Small firms, big money

Independent brokers court high net-worth clients

Jul.July 01, 2012 07:00 AM

Horacio LeDon at 165 Charles Street, where he recently represented the buyer of a $7.73 million apartment

When The Real Deal sat down last month with Horacio LeDon, the Manhattan real estate broker had just returned from the Cannes International Film Festival, where he attended a party on rapper Diddy’s $33 million yacht.

Cannes is “the second-most-important film event in the world” after the Oscars, said LeDon, a former Starwood Capital executive who founded his eponymous residential real estate brokerage in January. “And yet everyone was more interested in New York City real estate.”

LeDon is one of several high-end New York City real estate brokers who operate primarily on their own, or with a few carefully selected employees. More so than other brokerages, these tiny, exclusive firms — including Peter McCuen & Associates, the Modlin Group and Mercedes/Berk — operate under the radar. And they depend heavily on social and professional connections for their livelihoods, courting high net-worth clients who prefer working with friends or acquaintances to browsing the websites of large companies.

While a number of independent brokers joined forces with bigger brokerages when the recession hit, many of those who stuck around are now seeing business increase, due to the upswing in the luxury market.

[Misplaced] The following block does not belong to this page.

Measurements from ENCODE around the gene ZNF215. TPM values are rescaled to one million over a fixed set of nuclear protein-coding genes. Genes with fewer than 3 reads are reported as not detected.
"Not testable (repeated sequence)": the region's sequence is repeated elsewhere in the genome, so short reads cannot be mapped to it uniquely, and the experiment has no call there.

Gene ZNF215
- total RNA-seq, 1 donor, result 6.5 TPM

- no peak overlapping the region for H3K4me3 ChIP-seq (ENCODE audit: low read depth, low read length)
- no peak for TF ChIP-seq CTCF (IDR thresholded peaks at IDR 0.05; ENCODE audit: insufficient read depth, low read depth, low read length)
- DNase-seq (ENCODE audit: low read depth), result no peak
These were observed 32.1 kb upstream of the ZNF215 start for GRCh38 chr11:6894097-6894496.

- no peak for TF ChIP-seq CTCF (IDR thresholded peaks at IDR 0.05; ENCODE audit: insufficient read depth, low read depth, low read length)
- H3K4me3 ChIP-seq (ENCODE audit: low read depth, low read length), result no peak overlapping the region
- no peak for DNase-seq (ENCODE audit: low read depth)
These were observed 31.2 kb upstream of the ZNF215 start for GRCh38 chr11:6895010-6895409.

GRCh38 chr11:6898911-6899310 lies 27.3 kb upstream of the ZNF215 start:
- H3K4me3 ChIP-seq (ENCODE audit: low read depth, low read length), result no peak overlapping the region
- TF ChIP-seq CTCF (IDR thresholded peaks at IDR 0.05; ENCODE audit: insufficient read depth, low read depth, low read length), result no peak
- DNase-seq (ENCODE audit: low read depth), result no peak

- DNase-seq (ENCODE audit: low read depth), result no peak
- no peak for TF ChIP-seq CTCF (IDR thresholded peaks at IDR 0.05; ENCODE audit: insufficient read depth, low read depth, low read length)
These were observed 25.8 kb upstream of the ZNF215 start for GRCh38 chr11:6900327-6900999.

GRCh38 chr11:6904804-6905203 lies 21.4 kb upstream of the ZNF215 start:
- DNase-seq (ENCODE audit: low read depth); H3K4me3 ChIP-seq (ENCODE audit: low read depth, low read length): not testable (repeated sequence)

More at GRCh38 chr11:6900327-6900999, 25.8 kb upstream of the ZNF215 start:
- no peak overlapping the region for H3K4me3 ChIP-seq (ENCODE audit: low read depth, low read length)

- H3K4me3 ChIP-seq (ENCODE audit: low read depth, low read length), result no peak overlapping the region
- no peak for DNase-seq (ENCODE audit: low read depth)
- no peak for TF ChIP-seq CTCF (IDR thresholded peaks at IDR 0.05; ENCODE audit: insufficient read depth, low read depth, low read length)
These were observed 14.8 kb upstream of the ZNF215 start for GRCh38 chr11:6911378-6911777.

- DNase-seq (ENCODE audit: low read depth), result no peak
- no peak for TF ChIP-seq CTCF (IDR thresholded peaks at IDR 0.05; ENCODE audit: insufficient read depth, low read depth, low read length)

“The pool of luxury buyers gets bigger every day,” said Noel Berk, a principal of Mercedes/Berk, an eight-agent firm with several high-profile listings, including a $26 million property at 15 Central Park West.

In the last few months, Berk said her firm has seen an increase in requests for apartments ranging in price from $15 to $50 million.

“We have clients who are ready to pay cash for their ideal apartment and are realistic about the market price for these units,” she said.

Knowing the right people

The business model for very small firms works best when agents specialize in selling high-end homes, brokers said.

“It’s very hard for a person to be a broker on their own, to maintain a first-class operation unless they sell expensive property,” Berk said.

For one thing, high-end deals provide large infusions of cash that help offset the overhead costs needed to keep the firm running.

“The deals in New York in the luxury market are big deals,” said Adam Modlin, founder of the six-agent Modlin Group, whose current listings include a $25 million home at 11 Gramercy Park South. “If you’re consistently selling apartments for between $5 and $10 million, and once in a while you’re selling a house for $30 million, there’s really no issue with health insurance or operating expenses.”

Luckily for him, Manhattan’s luxury market has seen a recent uptick in activity.